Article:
North Carolina AHEC Program
summer 2012 newsletter | home

Allied Health Vacancy Report Released

Allied health professionals make up the largest proportion (34%) of the health care workforce in North Carolina (NC) (Figure 1), yet there is limited information regarding the demand for their services throughout the state. Figure 1The Cecil G. Sheps Center for Health Services Research, in collaboration with the Council for Allied Health in North Carolina and the North Carolina AHEC Program, seeks to fill this gap by conducting bi-annual studies that track allied health job vacancies in the state. This report highlights the results of the latest study to inform the work of policymakers, educators, and practitioners to ensure an adequate supply and distribution of allied health professionals in North Carolina.

The allied health job vacancy tracking project estimates workforce demand for selected health professionals in North Carolina by monitoring job vacancy advertisements from both online and print sources. There are multiple factors that could indicate a shortage including rising salaries, long waiting times for appointments, increased time needed to fill a position, and high recruitment costs. The number of vacancies advertised is one indicator of whether a profession is facing increased demand. This report reflects tracking that was conducted in Fall 2011, and is a continuation of five previous reports.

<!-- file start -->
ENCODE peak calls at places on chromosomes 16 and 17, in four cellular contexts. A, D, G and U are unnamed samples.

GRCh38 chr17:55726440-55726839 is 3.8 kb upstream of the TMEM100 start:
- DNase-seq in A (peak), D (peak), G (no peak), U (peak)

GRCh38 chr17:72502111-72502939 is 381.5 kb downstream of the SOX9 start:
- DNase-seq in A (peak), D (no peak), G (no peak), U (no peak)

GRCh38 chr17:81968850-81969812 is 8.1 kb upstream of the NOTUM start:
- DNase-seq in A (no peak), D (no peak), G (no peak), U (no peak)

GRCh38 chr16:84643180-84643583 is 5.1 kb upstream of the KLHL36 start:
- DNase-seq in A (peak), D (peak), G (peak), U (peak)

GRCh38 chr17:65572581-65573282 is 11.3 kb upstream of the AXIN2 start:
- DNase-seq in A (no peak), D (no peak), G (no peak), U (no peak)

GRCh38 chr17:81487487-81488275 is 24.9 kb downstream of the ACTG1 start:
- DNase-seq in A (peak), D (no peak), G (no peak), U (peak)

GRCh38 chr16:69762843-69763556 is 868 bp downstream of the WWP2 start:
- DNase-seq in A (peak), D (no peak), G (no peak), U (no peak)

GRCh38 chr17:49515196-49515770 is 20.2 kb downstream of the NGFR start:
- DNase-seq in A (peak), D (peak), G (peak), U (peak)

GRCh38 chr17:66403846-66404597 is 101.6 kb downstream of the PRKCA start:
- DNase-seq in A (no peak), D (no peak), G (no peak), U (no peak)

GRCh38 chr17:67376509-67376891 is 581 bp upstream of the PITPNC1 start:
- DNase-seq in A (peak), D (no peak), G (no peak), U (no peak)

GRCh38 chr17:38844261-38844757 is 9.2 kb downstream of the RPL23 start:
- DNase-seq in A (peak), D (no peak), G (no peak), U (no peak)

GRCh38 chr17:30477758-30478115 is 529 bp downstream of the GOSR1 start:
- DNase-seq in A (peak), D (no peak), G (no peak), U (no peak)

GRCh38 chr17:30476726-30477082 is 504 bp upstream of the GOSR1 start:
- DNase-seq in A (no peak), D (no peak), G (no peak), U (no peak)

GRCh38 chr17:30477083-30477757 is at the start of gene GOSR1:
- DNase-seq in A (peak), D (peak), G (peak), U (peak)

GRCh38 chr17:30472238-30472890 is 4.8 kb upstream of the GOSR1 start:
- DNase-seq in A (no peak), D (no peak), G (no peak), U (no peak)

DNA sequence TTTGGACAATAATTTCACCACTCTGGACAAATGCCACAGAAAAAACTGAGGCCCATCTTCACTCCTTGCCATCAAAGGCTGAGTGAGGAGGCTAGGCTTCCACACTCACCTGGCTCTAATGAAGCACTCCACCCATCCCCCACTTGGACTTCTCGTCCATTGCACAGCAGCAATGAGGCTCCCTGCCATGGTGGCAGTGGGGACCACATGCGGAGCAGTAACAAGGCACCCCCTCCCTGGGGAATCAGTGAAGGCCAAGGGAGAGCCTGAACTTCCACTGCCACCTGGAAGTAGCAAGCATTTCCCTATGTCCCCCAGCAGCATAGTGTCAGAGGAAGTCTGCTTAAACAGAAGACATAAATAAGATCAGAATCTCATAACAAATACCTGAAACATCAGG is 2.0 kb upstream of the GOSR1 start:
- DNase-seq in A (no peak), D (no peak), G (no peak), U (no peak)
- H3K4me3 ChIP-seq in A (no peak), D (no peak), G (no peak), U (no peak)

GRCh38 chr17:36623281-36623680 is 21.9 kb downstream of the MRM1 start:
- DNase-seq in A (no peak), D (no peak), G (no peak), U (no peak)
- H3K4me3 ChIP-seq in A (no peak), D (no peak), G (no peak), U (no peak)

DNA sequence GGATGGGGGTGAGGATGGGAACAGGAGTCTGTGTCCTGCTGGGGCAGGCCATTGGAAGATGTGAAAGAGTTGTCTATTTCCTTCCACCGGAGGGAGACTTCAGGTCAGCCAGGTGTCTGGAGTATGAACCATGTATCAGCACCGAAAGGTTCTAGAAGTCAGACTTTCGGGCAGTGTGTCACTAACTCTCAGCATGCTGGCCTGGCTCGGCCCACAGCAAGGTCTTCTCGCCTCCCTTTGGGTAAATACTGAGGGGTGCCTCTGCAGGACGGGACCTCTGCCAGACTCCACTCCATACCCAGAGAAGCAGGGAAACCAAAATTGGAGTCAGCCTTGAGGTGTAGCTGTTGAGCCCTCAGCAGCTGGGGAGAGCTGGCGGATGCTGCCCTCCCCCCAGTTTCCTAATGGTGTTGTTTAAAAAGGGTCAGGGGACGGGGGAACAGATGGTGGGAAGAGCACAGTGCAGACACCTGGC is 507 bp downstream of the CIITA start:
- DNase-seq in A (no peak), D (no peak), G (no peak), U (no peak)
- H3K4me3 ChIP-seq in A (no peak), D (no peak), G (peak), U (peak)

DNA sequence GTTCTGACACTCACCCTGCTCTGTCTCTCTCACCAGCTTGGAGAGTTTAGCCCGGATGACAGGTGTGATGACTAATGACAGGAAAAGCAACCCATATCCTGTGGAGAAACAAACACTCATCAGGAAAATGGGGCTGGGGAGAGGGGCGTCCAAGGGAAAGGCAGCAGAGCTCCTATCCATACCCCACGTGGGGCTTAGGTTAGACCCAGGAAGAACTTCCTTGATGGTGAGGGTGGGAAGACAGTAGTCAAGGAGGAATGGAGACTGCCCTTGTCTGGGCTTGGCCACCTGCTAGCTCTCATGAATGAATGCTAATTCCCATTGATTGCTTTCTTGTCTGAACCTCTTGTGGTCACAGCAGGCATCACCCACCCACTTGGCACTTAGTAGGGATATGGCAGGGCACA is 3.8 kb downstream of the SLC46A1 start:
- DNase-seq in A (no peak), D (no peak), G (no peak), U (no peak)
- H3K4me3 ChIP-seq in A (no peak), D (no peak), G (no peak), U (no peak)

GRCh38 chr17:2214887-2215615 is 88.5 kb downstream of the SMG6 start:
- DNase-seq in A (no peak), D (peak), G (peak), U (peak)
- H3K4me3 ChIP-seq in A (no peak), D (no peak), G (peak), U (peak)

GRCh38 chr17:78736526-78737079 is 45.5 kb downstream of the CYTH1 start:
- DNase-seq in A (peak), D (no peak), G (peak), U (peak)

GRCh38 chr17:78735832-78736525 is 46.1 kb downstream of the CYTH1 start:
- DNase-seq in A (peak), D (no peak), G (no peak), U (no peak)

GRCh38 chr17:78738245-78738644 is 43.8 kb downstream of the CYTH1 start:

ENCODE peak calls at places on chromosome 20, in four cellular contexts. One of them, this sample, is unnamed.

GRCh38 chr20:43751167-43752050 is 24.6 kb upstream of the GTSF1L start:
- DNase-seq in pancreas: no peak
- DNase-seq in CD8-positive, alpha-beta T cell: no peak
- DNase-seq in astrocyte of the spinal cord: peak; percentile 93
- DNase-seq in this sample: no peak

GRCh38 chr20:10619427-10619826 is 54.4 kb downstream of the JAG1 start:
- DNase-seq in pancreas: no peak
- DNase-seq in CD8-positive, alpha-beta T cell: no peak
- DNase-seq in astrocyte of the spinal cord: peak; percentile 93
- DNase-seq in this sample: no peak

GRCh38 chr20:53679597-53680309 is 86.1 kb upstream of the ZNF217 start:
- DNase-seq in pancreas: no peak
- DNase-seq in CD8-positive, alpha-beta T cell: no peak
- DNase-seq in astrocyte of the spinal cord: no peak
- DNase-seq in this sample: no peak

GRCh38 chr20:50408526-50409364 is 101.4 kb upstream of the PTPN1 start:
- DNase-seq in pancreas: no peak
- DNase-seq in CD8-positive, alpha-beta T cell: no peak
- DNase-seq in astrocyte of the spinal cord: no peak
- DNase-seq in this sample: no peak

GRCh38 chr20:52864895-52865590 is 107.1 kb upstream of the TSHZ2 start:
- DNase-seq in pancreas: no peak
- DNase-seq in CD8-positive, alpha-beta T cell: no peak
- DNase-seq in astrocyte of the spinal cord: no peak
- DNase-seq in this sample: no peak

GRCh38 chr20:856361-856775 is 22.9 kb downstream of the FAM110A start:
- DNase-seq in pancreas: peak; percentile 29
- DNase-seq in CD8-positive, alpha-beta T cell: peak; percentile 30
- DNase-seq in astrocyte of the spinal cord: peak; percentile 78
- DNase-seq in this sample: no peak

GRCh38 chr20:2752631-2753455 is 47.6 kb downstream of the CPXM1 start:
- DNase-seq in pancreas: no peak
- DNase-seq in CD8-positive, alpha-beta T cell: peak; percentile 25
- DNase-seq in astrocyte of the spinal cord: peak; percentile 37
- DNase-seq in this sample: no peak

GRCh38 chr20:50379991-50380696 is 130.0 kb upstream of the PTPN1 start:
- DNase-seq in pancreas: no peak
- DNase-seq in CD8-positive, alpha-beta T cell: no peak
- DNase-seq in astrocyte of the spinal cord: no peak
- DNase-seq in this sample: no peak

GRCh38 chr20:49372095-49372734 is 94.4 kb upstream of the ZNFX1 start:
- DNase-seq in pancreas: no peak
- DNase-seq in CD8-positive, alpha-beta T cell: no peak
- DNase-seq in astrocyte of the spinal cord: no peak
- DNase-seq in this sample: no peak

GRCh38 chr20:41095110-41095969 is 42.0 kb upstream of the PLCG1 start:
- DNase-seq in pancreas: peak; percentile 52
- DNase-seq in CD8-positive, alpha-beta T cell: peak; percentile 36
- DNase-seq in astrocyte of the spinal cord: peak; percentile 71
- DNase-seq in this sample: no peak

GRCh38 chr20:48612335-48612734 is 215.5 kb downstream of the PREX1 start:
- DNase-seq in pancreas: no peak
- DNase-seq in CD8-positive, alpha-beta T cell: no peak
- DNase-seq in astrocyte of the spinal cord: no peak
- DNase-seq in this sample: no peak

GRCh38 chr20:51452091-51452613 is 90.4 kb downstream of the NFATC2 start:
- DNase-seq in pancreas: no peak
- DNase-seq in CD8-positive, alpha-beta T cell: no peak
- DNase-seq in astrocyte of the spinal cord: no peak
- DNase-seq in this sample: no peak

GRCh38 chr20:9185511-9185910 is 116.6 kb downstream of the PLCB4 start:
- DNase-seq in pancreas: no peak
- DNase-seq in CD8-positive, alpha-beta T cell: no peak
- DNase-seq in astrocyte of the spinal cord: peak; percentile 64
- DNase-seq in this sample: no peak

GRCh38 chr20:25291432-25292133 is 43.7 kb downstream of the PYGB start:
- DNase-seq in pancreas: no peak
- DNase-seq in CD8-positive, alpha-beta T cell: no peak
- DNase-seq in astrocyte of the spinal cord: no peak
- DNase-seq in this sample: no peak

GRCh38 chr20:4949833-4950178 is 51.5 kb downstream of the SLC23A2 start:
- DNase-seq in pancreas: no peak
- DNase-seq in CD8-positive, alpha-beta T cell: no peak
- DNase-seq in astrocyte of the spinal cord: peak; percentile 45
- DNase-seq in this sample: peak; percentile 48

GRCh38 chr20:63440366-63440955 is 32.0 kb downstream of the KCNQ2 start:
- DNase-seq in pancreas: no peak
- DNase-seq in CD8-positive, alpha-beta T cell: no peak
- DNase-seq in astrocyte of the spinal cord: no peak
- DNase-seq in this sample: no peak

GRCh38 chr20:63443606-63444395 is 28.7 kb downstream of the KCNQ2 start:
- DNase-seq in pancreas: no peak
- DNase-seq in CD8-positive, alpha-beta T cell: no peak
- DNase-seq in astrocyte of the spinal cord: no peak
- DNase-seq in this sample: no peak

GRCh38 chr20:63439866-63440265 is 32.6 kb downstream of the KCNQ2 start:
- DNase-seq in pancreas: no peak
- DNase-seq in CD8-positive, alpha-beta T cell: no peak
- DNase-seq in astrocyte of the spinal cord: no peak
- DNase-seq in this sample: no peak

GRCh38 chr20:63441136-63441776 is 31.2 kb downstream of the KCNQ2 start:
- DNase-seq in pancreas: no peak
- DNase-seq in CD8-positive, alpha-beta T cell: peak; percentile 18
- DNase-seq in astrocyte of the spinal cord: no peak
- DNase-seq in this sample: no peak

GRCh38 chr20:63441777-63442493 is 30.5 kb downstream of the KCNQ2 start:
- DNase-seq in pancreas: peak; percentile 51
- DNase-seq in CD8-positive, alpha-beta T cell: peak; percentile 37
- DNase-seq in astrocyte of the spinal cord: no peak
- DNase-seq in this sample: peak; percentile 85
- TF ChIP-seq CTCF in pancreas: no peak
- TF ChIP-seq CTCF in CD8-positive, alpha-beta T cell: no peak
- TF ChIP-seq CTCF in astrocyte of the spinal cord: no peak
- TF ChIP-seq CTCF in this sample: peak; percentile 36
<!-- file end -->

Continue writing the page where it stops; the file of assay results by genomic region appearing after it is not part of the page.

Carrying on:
Highlights of the report include:

To access the electronic version of the report, please visit the North Carolina Health Professions Data System (HPDS) website at